Page 24: After a year of testing with its own employees, Amazon plans to open its store that lets you browse, grab and walk out – skipping the checkout line, but not the bill – to the public today (AEDT).

 

 

The Australian

Page 1: New Zealand’s offer to resettle 150 asylum-seekers from Manus Island late last year is believed to have prompted an escalation in people-smuggling operations, with intelligence officials claiming at least three boats had recently sought to test the shift in policy and use the country as a “back door” to Australia.

Page 2: Employers have hailed a Fair Work Commission ruling upholding a refusal by Visy to convert labour hire workers to permanent full-time employment after three months.

Clive Palmer held two meetings with himself in November to approve, retrospectively, more than $170 million in questionable payments from Queensland Nickel to foreign women, his family, his corporate empire and himself, four years after the cash was siphoned from the company.

Page 4: Energy Minister Josh Frydenberg has rejected findings that electric vehicles charged on the national electricity grid have a bigger carbon footprint than conventional cars, staring down backbench critics of the electric car industry.

Page 15: Nervous investors wiped more than half a billion dollars off real estate business Domain and key shareholder Fairfax Media’s market value after the shock resignation of chief executive Antony Catalano just two months after the company listed.

Rio Tinto’s long-awaited plan to run its giant West Australian iron ore rail network entirely with robot trains, delivering a potential $1 billion annual profit bonanza, is gathering pace.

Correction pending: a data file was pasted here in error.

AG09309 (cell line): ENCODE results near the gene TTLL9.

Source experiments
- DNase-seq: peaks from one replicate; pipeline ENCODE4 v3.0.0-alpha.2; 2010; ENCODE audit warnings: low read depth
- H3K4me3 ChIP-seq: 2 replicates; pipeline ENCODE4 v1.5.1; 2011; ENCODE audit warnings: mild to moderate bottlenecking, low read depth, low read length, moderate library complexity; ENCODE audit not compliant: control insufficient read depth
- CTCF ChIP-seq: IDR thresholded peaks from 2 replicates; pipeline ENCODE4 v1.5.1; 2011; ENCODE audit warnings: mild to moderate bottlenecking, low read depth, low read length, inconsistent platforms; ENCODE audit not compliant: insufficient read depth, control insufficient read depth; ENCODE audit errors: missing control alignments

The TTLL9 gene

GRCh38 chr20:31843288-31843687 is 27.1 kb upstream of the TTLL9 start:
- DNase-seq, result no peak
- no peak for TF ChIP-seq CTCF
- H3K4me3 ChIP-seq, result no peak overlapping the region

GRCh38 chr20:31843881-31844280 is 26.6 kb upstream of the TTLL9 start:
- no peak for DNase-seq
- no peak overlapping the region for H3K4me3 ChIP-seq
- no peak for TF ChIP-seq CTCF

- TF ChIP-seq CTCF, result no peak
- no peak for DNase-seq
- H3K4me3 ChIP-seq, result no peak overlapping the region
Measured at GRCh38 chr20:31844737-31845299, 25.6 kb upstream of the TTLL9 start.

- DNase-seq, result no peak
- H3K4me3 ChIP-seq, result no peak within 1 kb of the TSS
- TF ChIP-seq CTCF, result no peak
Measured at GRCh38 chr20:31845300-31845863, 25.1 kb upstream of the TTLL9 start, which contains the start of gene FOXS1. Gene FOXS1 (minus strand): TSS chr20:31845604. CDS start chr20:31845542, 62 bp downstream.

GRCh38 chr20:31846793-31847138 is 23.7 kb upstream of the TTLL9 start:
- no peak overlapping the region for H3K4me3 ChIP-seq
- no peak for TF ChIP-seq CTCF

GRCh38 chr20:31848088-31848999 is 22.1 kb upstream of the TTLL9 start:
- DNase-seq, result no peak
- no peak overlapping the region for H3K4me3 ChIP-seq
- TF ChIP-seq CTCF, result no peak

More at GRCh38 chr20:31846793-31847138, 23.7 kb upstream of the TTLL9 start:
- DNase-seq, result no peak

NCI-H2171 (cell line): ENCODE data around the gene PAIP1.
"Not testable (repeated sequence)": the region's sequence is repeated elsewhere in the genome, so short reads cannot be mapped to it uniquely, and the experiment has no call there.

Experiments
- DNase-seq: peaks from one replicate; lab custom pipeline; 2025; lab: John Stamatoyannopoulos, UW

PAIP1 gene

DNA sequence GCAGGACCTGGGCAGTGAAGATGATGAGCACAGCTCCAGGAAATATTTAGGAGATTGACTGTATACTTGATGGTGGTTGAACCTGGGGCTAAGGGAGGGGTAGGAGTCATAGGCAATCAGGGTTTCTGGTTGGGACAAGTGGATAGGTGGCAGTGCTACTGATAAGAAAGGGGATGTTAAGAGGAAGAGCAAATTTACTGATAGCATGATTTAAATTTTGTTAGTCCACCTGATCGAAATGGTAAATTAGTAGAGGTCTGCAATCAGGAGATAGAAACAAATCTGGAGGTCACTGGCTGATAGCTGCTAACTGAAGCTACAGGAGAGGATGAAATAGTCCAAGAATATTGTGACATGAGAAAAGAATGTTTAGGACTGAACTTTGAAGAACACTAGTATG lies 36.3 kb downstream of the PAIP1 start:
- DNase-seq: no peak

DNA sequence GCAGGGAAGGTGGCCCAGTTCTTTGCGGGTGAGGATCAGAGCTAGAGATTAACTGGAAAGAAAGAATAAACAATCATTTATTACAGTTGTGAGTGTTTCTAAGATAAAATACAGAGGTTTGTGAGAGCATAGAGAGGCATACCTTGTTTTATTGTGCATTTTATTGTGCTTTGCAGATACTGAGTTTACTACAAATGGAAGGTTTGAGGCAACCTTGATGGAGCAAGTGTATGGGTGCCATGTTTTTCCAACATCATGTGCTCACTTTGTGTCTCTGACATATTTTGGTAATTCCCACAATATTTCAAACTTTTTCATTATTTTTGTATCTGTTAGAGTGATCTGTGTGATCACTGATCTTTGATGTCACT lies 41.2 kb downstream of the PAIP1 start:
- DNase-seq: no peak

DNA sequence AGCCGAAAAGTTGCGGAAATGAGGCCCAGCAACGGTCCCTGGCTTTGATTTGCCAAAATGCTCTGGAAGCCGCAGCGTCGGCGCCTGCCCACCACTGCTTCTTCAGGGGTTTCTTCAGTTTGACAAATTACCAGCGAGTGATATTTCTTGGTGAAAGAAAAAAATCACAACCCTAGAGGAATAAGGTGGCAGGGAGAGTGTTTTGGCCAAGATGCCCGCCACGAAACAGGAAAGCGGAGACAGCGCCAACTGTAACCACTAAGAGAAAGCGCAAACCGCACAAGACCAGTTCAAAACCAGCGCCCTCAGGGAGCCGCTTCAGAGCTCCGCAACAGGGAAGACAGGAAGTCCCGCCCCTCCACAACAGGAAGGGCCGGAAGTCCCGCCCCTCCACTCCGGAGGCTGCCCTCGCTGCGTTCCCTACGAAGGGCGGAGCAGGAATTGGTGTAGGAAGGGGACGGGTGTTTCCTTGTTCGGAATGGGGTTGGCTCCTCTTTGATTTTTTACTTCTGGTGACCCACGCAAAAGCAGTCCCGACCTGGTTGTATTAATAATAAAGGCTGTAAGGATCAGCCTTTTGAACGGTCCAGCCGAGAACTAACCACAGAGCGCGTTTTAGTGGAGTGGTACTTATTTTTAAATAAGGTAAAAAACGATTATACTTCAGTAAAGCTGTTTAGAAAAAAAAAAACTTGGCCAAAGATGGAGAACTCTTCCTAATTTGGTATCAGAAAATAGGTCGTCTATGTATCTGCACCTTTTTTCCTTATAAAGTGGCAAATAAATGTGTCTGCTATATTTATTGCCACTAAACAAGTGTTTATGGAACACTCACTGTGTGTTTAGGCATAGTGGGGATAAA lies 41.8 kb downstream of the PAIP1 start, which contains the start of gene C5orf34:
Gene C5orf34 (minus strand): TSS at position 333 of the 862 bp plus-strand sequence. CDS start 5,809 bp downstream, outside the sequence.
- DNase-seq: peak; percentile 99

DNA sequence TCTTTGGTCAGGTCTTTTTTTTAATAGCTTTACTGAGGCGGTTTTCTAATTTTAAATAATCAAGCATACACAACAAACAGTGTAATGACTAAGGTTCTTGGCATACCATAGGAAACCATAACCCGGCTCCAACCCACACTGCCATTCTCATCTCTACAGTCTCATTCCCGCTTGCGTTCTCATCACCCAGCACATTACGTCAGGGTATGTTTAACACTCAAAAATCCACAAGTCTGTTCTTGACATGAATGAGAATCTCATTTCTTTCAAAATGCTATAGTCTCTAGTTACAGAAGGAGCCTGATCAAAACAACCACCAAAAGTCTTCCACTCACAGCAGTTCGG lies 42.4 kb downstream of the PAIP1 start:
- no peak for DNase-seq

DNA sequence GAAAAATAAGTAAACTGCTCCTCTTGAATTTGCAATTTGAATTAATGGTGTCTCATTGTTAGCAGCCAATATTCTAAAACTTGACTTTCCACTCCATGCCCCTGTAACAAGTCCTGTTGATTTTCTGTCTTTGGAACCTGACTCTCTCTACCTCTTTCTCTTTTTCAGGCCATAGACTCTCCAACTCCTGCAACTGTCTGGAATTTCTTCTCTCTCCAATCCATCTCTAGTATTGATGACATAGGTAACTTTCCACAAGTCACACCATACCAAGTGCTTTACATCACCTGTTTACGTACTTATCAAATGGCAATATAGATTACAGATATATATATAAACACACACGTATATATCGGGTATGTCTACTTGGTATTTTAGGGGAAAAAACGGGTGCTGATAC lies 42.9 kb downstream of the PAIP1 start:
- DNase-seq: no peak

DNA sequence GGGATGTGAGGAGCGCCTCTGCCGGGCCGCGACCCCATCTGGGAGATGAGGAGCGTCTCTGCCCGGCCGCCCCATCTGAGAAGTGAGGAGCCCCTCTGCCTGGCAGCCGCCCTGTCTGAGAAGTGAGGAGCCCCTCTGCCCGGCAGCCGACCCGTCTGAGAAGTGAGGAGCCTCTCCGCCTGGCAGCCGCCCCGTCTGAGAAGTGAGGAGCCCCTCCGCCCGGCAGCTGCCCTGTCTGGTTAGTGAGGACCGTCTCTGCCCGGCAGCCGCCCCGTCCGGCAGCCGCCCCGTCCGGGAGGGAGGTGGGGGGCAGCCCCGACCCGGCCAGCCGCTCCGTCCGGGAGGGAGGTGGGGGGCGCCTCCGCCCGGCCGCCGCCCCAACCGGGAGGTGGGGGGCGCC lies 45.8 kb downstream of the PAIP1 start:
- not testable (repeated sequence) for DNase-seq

Page 17: Online electronics retailer Kogan.com has flagged an uptick in earnings during November and December, saying it enjoyed record sales and strong cash flow during the period.

 

 

The West Australian

Page 3: Some West Australians are panic-buying codeine products to beat the deadline when they become prescription-only.
Page 9: Talks to remove a crowd cap at the Perth Scorchers semi-final at Optus Stadium next week are progressing well, according to Transport Minister Rita Saffioti, who said the chances of a turnaround were “looking very good”.

Page 12: Treasurer Scott Morrison is ramping up pressure on the Senate crossbench to pass the Federal Government’s company tax package, seizing on US evidence to argue that pay rises will follow reform.

Page 20: More than half the juveniles released from detention in WA are back in the youth justice system within a year, new figures show.

Business: The Wheatstone LNG project may need to offset more than one million tonnes of greenhouse gas emissions each year if restrictions that were removed by Colin Barnett in 2013 are reinstated.

Australia’s real estate industry has been rocked by several high-profile resignations at two of the sector’s biggest listed players.

Shares in WA lithium players continued to fall yesterday even as analysts suggested the recent sell-off was overdone.

Shares in Battery Minerals jumped to a two-month high yesterday after it locked in its fourth binding offtake agreement covering graphite concentrate from its flagship Montepuez project in Mozambique.

STANDING BY BUSINESS. TRUSTED BY BUSINESS.